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Poem draft on a program card

The small show of her letters and drafts on view right now at The Morgan Library does a nice job of depicting Miss Dickinson’s quiet, but not empty, life. I especially liked the way they presented her interest in botany, with a digitized version of the plant catalog she made while a student at Mt. Holyoke. (It’s really beautifully designed and lets visitors flip though the pages, which obviously could never be done with the fragile original.) I also liked the way she wrote up and down on the pages of her letters, like she simply had too many thoughts to contain them to one direction:

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I had never been to The Morgan before, and I really appreciated the design of the exhibition. There was a lot of contextual information, but it was presented in a clear, uncluttered way. Also, this was the correct paint color:

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Though it doesn’t photograph very well apparently. It’s much greener than this in person.

It’s also just a beautiful space, J.P. Morgan’s library had me swooning (as my Instagram followers can tell you), and while I was there a classical duo was playing in the central courtyard, which was a lovely addition. I highly recommend a trip as a way to pass a gray Sunday afternoon.

The exhibition is on view through May 21st at The Morgan Library & Museum at 225 Madison Ave

Weekly Adventure: Amélie on Broadway

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I wasn’t sure what to expect from Amélie as a musical. I had seen the movie it’s based on in high school, but I admit that I really only remembered the image of Audrey Tautou‘s mischievous smile from the DVD case. Oh and that it was “quirky.” While I’m ambivalent about the current musical theater trend to musical-ize every even marginally successful film, the opportunity to Phillipa Soo (otherwise known as Eliza-freaking-Schuyler-Hamilton) and my longtime love* Adam Chanler-Berat would have been inducement enough to see pretty much any show.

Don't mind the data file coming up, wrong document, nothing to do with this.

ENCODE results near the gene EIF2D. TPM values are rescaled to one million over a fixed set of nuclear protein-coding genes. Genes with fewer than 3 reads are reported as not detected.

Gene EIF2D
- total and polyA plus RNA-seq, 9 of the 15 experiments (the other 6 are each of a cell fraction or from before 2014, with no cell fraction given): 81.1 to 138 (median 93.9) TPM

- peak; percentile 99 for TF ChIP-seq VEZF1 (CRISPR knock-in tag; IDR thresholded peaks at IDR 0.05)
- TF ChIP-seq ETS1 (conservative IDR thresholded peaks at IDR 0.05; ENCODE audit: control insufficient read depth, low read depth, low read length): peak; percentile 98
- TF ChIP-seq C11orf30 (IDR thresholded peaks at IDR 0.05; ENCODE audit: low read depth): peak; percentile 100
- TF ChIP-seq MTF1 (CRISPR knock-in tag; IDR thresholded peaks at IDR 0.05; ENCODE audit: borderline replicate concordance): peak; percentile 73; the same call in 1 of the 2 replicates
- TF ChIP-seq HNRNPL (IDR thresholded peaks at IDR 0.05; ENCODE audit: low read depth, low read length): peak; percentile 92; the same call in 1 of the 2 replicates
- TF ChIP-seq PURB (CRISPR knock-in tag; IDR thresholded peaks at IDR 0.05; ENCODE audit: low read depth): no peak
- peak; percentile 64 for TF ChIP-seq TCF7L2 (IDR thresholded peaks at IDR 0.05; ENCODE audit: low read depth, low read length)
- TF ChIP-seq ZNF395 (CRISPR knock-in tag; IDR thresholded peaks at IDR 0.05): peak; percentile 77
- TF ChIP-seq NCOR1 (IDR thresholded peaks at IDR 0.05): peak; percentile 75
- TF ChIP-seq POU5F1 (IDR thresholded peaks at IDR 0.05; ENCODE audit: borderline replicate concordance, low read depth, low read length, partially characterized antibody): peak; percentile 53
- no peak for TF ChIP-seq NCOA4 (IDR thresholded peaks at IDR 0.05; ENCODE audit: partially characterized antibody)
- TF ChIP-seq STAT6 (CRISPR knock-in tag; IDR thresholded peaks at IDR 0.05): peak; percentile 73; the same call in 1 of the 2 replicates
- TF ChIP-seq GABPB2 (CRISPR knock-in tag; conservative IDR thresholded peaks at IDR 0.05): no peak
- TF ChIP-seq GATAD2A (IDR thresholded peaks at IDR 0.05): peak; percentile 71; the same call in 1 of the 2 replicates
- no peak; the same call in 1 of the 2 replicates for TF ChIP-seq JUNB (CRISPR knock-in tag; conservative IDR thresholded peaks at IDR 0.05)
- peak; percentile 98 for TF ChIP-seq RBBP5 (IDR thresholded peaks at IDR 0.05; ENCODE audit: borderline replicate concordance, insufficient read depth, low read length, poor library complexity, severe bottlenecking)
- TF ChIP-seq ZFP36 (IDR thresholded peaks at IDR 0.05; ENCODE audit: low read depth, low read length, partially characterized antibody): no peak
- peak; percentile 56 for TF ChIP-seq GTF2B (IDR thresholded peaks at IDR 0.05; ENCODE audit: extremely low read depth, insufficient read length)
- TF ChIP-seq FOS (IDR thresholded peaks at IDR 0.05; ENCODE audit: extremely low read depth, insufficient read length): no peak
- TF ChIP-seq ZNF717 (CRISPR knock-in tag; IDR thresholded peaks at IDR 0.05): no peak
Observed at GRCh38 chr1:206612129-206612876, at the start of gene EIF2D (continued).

And this one was definitely worth the trip! As my New York godmother, and frequent theater date, put it as we were walking out this was completely “charming.” And it is quirky. (There are extended sequences involving a garden gnome.) But, mostly due to the truly great central performance from Soo, it also has a lovely emotional center about how hard it can be to allow yourself to connect to the people around you.

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This scene/song was lovely (Photo Credit: Joan Marcus for Playbill)

Obviously anyone who has listened to “Burn” already knows that Phillipa is a star, and this role lets her share all of her effervescence, but she’s backed up by a great supporting cast. The production design is also really great, Amélie lives in a daydream world, and set & costume designer David Zinn, created a world and (closet) I’ll be dreaming about for awhile.

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(Photo Credit: Instagram user alisonsimmet)

 

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*Baby (ok 19-year-old) Kath meeting Adam outside iNext to Normal (Photo Credit: Hanna Katz)

Weekly Adventure:The Glass Menagerie

I had a snow day from work yesterday. Which meant that I spent all day eating and finally watching The Crown. But earlier in the week, I had bought a discount ticket to The Glass Menagerie from Lincoln Center Theater, because Sally Field is in it. It was worth the cold walk to the subway (but honestly, house mangers, on the day of a blizzard when the temp is 10 below freezing, let people go to their seats early instead of lining up outside. C’mon.)

Anyway, this play has long been on my list of blindspots. I knew a few references, just enough to get “gentleman caller” jokes without ever having actually read or seen it. Because it was by Tennessee Williams I assumed it was bleak and beautiful. And I assumed right (though I didn’t find the ending to be terribly sad. There’s some room for hope there, or maybe I’m deluding myself.)

This production is strange, non-linear, and lovely. Like a so called “memory play” ought to be I suppose. At first, I was confused as to how I was supposed to believe that Joe Mantello was the younger brother of Madison Ferris, but then I realized that he was stepping into his own memory of the past. A conceit that actually worked really well once I got used to it.

Ms. Field did not disappoint. She is delightfully unhinged, and I don’t think I will ever forget the image of her in that Glinda the Good Witch courting dress. (Since the show is in previews, I can’t find a picture, but trust me it’s perfect.)

The heart of the show me though was the last 20 minutes, with Finn Wittrock, as the long awaited gentleman caller and Ferris*, lit only by candles and a neon sign. It was touching and intimate in a way I expect more from my beloved Chicago store fronts, not a grand Broadway house.